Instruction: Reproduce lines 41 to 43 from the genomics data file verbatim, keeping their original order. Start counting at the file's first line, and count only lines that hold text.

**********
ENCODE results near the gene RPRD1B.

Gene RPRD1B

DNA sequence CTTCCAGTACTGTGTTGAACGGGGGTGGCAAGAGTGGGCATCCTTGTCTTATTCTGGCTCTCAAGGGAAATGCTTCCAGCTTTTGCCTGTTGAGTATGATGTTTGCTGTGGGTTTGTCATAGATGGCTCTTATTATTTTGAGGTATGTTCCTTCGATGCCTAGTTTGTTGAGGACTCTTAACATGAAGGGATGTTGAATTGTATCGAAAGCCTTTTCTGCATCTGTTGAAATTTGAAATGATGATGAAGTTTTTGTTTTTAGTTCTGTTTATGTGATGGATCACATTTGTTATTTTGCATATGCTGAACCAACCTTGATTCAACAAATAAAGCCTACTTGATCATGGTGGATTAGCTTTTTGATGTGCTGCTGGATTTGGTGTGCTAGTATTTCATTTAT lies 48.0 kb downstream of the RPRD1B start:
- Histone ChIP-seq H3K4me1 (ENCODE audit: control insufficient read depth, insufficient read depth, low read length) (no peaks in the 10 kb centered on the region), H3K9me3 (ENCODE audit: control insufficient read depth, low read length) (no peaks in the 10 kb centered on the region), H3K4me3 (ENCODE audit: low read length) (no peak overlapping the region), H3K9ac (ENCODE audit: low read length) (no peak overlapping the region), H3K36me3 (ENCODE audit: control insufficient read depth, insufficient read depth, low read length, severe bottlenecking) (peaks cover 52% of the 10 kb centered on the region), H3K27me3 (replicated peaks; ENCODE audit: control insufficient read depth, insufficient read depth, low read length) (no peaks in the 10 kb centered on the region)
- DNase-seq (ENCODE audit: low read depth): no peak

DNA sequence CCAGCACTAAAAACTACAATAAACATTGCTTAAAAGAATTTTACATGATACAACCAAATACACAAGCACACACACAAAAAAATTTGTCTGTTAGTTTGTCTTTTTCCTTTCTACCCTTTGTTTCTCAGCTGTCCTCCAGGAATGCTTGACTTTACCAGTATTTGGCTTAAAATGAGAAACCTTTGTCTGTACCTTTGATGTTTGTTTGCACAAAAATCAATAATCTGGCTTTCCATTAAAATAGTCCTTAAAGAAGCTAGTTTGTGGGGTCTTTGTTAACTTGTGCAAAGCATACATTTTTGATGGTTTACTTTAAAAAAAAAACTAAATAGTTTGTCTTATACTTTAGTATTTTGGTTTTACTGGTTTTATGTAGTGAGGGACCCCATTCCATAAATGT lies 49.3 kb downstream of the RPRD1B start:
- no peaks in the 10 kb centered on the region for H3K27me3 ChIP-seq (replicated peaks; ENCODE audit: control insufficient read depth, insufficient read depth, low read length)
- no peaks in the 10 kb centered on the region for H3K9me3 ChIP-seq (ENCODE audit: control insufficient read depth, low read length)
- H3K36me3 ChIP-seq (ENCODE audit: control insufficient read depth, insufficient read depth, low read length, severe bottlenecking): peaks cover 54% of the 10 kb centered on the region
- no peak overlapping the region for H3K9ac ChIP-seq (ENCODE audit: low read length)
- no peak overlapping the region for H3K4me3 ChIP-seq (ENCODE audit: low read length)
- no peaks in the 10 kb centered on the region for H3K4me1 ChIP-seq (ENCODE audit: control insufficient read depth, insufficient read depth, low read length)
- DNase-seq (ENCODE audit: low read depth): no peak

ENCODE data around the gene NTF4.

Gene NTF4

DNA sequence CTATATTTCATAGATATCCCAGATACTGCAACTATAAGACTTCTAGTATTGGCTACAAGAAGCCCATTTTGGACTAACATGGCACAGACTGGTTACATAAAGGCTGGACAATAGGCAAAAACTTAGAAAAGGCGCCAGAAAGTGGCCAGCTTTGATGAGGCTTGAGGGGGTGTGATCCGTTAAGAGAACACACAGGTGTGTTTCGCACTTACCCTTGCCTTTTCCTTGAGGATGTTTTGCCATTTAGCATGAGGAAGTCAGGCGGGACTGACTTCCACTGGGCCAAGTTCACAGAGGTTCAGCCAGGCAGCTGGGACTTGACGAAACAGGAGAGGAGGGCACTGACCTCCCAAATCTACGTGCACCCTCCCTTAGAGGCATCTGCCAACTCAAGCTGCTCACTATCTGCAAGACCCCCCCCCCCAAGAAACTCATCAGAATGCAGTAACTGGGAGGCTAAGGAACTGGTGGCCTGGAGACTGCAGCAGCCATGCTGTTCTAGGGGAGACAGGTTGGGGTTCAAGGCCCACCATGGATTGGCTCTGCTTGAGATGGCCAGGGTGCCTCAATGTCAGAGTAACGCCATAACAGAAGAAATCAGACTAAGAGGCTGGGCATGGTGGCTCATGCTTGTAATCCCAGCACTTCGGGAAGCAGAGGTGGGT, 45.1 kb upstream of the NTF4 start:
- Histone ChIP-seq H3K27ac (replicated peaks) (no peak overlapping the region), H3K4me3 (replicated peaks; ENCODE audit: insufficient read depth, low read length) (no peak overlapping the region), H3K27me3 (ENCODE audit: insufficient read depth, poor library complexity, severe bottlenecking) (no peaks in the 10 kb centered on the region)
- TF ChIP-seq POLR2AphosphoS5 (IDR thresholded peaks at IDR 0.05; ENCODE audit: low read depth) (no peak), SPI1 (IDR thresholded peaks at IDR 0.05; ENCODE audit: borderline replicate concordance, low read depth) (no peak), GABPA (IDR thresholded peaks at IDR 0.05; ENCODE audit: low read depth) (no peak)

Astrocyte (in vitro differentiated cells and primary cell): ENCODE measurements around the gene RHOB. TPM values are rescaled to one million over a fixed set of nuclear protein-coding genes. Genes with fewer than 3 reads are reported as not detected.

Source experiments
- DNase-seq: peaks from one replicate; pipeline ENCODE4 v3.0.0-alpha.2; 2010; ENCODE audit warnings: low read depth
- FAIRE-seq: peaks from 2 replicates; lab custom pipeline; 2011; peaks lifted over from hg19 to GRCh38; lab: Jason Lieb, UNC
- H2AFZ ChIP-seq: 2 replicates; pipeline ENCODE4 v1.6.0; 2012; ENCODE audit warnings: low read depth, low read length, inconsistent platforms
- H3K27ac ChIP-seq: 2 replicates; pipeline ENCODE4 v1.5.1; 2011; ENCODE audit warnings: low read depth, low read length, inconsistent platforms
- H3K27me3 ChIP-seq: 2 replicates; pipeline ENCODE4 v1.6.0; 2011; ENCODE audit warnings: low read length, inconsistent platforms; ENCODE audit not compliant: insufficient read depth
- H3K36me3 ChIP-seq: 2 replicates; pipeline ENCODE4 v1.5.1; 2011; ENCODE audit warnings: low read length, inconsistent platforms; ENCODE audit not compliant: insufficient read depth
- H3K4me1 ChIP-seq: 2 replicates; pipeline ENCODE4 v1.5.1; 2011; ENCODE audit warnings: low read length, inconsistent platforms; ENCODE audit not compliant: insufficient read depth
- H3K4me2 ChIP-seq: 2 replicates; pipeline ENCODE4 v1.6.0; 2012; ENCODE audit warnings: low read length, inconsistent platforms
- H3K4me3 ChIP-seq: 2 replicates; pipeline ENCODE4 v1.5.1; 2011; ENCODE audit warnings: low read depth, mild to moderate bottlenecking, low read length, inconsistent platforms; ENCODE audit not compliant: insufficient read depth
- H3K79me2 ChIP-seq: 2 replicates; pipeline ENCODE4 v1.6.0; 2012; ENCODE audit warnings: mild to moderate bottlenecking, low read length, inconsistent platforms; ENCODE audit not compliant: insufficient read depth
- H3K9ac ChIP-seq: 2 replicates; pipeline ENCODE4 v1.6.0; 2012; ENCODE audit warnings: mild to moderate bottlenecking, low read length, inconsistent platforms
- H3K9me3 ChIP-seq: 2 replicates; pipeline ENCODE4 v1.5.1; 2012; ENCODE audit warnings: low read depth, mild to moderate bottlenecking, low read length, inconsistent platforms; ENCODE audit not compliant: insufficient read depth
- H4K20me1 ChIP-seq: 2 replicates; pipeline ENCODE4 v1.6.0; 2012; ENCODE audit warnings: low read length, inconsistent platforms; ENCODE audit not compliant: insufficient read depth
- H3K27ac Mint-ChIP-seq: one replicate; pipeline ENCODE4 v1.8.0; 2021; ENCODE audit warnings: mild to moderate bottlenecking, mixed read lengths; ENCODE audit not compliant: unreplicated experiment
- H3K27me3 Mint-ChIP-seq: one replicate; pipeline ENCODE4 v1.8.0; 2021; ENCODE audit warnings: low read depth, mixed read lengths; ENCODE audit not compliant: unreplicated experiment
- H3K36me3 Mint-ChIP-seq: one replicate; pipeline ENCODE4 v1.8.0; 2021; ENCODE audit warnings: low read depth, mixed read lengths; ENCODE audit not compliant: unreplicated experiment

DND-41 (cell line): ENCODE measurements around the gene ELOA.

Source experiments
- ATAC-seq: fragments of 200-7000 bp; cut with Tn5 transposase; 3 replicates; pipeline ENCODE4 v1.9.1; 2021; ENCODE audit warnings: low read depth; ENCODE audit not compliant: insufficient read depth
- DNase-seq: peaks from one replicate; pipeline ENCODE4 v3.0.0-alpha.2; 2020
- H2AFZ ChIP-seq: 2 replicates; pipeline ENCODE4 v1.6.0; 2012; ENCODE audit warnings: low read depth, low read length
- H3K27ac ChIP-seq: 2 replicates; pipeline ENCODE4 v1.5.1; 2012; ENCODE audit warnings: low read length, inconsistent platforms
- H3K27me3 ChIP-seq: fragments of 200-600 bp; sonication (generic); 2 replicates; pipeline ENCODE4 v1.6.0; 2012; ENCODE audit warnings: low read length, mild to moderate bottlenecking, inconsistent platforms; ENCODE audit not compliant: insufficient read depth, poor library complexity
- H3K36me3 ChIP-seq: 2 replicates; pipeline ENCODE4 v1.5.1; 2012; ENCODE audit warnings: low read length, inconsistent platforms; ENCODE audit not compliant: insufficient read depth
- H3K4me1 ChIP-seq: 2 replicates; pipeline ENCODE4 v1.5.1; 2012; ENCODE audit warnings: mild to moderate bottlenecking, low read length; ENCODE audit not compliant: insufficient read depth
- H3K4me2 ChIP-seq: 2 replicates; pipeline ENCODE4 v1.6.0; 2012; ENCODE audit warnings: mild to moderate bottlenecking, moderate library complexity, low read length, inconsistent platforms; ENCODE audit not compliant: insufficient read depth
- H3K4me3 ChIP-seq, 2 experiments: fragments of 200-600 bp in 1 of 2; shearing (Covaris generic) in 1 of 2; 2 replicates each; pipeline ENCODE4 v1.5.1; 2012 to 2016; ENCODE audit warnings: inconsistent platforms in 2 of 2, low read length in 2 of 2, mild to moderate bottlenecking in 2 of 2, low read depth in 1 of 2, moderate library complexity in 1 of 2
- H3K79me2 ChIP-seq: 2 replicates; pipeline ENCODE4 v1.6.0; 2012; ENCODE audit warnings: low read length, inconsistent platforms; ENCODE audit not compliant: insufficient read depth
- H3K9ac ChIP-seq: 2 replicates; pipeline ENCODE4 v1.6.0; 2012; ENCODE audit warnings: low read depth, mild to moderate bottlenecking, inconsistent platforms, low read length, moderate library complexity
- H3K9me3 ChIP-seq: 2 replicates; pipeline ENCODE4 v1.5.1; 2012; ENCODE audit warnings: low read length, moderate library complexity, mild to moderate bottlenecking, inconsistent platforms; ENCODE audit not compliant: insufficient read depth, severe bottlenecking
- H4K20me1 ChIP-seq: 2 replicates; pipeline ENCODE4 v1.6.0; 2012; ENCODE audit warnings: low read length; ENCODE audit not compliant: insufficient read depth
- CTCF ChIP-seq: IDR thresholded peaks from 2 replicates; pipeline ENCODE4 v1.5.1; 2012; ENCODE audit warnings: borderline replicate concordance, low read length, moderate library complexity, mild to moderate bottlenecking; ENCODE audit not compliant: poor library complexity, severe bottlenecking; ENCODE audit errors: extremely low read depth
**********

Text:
- H2AFZ ChIP-seq: 2 replicates; pipeline ENCODE4 v1.6.0; 2012; ENCODE audit warnings: low read depth, low read length
- H3K27ac ChIP-seq: 2 replicates; pipeline ENCODE4 v1.5.1; 2012; ENCODE audit warnings: low read length, inconsistent platforms
- H3K27me3 ChIP-seq: fragments of 200-600 bp; sonication (generic); 2 replicates; pipeline ENCODE4 v1.6.0; 2012; ENCODE audit warnings: low read length, mild to moderate bottlenecking, inconsistent platforms; ENCODE audit not compliant: insufficient read depth, poor library complexity